Silicon in this form is a great insulator.
Semiconductor material is often used as an insulator.

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Doping
To make the semiconductor conduct electricity,
other atoms called impurities must be added.
Impurities are different elements.
This process is called doping.

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Semiconductors can be Conductors

An impurity, or
element like arsenic,
has 5 valence
electrons.
Adding arsenic (doping)
will allow four of the
arsenic valence
electrons to bond with
the neighboring silicon
atoms.
The one electron left
over for each arsenic
atom becomes
available to conduct
current flow.
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Resistance Effects of Doping
If you use lots of arsenic atoms for doping,
there will be lots of extra electrons so the
resistance of the material will be low and
current will flow freely.
If you use only a few boron atoms, there will
be fewer free electrons so the resistance will
be high and less current will flow.
By controlling the doping amount, virtually
any resistance can be achieved.
Another Way to Dope
You can also dope a semiconductor
material with an atom such as
boron that has only 3 valence
electrons.
The 3 electrons in the outer orbit
do form covalent bonds with its
neighboring semiconductor atoms
as before. But one electron is
missing from the bond.
This place where a fourth electron
should be is referred to as a hole.
The hole assumes a positive charge
so it can attract electrons from
some other source.
Holes become a type of current
carrier like the electron to support
current flow.

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Types of Semiconductor Materials
The silicon doped with extra electrons is called
an N type semiconductor.
N is for negative, which is the charge of an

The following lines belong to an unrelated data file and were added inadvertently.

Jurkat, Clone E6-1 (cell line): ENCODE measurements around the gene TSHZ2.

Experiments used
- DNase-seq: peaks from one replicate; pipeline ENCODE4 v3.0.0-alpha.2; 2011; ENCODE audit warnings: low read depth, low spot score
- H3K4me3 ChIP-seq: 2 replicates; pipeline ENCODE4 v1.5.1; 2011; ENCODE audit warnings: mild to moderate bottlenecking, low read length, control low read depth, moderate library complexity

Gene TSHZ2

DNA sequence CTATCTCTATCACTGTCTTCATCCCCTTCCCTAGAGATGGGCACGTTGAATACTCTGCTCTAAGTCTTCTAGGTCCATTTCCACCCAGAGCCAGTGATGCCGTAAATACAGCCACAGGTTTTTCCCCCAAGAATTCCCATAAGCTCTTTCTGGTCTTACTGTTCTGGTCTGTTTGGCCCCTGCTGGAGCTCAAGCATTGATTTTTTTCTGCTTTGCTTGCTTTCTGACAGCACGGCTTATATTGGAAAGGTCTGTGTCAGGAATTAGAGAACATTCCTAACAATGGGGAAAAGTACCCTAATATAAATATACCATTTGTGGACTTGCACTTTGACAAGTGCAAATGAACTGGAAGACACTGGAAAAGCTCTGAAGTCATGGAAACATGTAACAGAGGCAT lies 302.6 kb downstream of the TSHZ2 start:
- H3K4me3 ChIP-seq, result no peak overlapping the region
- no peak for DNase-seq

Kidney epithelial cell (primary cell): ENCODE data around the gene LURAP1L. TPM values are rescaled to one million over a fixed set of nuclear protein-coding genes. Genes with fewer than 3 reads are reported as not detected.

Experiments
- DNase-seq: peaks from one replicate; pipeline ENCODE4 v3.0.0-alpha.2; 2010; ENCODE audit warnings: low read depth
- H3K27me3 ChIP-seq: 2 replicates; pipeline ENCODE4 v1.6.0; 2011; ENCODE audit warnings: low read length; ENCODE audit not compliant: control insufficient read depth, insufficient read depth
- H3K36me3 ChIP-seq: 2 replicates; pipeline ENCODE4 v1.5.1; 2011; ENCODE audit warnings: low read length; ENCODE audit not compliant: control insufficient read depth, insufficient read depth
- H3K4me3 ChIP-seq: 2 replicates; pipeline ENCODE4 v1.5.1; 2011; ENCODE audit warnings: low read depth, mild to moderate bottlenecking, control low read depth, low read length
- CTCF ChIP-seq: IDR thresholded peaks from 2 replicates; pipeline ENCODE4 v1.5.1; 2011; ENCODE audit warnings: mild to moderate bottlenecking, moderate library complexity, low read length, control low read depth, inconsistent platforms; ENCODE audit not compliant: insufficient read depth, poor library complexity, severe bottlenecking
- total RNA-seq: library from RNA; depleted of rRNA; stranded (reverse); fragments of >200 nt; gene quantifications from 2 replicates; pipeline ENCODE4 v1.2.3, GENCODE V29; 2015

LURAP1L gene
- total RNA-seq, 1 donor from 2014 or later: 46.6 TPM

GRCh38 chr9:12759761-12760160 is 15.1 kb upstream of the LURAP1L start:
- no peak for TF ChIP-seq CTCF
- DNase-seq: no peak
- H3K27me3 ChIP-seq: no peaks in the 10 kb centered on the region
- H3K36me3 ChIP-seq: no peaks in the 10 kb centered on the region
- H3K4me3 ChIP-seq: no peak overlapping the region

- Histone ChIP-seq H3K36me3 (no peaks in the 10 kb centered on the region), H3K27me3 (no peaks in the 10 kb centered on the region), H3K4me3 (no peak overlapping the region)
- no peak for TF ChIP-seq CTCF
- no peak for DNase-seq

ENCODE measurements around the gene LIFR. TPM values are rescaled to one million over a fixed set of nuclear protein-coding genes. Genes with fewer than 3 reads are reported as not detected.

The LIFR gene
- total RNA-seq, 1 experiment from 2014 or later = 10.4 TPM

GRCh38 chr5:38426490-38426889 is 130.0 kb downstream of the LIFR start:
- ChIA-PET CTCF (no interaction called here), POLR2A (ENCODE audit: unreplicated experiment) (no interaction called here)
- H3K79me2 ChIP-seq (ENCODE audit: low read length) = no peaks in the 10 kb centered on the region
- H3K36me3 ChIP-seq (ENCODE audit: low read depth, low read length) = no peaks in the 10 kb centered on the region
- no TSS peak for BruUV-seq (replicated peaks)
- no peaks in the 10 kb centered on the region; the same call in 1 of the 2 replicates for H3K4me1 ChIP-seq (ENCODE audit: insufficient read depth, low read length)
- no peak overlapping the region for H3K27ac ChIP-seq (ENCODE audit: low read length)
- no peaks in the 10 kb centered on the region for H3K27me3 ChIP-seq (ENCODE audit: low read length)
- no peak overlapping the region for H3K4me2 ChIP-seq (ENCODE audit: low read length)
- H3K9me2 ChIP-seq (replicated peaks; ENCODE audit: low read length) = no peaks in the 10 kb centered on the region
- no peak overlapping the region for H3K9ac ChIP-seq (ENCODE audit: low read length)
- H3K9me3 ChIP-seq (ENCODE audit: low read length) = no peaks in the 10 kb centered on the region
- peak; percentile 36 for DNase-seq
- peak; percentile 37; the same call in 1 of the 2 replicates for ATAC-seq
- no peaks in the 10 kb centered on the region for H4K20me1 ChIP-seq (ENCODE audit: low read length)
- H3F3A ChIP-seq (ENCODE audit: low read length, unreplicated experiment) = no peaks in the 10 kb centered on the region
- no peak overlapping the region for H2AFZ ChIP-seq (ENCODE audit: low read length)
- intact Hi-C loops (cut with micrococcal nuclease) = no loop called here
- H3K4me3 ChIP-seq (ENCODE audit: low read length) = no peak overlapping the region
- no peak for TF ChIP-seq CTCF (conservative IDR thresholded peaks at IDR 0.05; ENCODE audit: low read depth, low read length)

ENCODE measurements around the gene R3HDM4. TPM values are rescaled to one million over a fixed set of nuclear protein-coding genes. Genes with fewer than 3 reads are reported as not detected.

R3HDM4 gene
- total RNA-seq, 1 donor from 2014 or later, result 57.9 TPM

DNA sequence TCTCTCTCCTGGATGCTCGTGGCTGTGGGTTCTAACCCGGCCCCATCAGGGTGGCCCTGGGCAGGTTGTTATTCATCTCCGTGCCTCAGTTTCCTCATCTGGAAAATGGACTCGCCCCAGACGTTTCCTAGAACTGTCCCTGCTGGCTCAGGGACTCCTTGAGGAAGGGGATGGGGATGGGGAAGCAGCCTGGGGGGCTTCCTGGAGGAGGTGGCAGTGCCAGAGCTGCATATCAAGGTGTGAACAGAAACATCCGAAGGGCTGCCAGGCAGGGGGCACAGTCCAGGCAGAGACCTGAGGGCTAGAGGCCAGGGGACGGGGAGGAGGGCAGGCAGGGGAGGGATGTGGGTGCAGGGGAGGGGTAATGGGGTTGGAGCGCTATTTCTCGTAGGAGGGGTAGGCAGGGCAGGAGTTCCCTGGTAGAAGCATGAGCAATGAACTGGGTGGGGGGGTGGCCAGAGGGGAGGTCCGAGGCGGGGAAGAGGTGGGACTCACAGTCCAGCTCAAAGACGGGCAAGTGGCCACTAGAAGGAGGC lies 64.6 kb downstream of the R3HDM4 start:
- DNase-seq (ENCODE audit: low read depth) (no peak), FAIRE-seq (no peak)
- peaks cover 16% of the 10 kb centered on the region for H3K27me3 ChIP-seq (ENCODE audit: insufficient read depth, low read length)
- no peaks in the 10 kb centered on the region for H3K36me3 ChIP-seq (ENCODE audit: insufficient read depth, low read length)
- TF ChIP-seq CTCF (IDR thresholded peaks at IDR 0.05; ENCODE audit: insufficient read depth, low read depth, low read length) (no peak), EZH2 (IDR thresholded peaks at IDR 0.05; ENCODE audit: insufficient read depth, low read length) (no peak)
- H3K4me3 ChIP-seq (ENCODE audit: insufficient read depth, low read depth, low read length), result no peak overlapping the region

electron.
Silicon doped with material missing electrons
that produce locations called holes is called P
type semiconductor.
P is for positive, which is the charge of a hole.

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Current Flow in N-type Semiconductors

The DC voltage source has a


positive terminal that
attracts the free electrons in
the semiconductor and pulls
them away from their atoms
leaving the atoms charged
positively.

Electrons from the negative


terminal of the supply enter
the semiconductor material
and are attracted by the
positive charge of the atoms
missing one of their Current (electrons) flows from the positive
electrons. terminal to the negative terminal.
Current Flow in P-type Semiconductors

Electrons from the negative


supply terminal are
attracted to the positive
holes and fill them.
The positive terminal of the
supply pulls the electrons
from the holes leaving the
holes to attract more
electrons.
Current (electrons) flows
from the negative terminal
to the positive terminal.
Inside the semiconductor
current flow is actually by
the movement of the holes
from positive to negative.

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In Summary
In its pure state, semiconductor material is an excellent
insulator.
The commonly used semiconductor material is silicon.
Semiconductor materials can be doped with other atoms to
add or subtract electrons.
An N-type semiconductor material has extra electrons.
A P-type semiconductor material has a shortage of electrons
with vacancies called holes.
The heavier the doping, the greater the conductivity or the
lower the resistance.
By controlling the doping of silicon the semiconductor
material can be made as conductive as desired.

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Terminology

donor: impurity atom that increases n


acceptor: impurity atom that increases p

N-type material: contains more electrons than holes


P-type material: contains more holes than electrons

majority carrier: the most abundant carrier


minority carrier: the least abundant carrier

intrinsic semiconductor: n = p = ni
extrinsic semiconductor: doped semiconductor